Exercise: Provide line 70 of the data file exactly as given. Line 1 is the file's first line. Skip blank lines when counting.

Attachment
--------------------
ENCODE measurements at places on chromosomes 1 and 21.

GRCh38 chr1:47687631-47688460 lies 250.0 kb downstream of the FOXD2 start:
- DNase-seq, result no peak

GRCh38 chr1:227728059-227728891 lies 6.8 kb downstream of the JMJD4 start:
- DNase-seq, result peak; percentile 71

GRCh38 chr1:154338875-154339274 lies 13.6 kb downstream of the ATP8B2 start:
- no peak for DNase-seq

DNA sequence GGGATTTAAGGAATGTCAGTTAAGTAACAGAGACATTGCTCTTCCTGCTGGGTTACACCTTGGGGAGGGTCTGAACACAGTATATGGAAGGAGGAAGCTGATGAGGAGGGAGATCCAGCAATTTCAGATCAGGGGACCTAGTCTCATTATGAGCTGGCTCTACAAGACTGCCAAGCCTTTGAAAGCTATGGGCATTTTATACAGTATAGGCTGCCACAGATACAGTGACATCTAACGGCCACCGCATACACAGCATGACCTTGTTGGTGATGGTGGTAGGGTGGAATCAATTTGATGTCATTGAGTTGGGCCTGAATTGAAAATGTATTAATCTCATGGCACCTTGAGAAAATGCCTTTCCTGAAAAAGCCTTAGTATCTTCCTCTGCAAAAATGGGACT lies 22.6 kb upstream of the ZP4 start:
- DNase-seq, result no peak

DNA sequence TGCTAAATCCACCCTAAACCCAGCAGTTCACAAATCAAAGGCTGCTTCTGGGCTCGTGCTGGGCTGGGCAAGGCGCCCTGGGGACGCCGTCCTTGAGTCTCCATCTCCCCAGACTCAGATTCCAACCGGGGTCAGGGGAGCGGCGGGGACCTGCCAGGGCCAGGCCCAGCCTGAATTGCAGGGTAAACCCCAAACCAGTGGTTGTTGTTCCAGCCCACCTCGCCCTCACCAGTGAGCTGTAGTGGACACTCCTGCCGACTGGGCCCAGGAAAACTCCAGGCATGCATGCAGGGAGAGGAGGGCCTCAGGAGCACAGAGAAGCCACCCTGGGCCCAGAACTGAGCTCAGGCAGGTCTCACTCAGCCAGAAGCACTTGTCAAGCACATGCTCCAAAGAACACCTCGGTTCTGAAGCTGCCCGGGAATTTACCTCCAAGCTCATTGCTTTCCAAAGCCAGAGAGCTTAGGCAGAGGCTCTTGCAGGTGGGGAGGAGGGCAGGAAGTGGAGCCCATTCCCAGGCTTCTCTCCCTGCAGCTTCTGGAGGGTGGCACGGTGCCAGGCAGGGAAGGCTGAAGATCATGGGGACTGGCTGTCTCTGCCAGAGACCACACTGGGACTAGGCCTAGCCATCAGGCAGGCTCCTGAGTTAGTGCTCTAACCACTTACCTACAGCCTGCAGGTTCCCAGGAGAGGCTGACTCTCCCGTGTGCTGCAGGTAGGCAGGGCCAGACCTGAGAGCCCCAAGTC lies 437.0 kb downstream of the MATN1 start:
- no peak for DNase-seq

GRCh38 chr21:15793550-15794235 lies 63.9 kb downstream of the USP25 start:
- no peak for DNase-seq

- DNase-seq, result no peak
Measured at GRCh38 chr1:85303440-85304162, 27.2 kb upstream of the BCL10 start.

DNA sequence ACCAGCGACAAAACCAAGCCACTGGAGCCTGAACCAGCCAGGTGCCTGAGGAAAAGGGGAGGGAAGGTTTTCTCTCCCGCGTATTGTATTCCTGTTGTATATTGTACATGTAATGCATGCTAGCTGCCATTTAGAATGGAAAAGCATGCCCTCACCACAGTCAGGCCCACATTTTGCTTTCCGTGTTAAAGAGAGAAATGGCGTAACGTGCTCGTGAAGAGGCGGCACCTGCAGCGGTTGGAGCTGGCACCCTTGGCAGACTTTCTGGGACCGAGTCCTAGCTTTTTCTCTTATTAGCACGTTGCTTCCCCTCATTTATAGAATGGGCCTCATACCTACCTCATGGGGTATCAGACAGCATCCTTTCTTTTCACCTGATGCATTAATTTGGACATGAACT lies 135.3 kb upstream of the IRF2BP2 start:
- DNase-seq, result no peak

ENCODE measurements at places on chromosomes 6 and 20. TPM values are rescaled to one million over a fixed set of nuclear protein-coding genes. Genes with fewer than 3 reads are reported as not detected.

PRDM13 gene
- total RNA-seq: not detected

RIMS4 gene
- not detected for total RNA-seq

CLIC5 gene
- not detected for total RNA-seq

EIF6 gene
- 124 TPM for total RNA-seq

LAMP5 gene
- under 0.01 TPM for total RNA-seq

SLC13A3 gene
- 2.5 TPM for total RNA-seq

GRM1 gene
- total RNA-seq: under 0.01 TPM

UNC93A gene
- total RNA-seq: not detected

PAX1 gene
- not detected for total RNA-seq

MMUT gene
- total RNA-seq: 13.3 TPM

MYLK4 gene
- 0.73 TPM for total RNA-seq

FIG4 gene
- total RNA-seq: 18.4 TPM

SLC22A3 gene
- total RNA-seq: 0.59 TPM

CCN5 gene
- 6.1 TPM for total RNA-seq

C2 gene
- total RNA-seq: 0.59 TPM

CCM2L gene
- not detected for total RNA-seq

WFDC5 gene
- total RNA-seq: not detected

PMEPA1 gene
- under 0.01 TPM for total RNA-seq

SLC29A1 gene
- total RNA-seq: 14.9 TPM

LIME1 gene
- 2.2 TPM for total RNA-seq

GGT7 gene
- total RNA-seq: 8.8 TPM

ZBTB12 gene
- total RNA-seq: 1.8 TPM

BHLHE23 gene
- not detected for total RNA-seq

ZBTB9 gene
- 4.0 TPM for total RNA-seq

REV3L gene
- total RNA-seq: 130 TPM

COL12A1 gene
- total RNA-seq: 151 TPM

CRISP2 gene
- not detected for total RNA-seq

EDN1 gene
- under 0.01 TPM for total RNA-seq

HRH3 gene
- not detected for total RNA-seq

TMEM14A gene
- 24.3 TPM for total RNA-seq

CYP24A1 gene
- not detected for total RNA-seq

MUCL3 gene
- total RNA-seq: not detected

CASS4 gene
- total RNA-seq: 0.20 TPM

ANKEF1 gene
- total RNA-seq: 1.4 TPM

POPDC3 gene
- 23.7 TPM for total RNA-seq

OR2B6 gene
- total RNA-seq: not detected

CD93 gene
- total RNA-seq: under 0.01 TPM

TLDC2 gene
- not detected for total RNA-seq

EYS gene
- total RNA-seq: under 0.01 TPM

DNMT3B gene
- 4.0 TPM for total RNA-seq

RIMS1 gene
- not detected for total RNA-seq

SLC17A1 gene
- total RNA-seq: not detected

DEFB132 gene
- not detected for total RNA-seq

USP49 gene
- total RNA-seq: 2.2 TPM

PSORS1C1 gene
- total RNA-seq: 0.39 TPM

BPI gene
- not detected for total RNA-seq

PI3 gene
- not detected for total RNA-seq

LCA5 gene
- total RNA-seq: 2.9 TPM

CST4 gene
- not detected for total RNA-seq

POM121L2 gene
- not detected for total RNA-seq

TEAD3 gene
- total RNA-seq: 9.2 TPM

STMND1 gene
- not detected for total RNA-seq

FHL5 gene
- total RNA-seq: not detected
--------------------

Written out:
- total RNA-seq: 151 TPM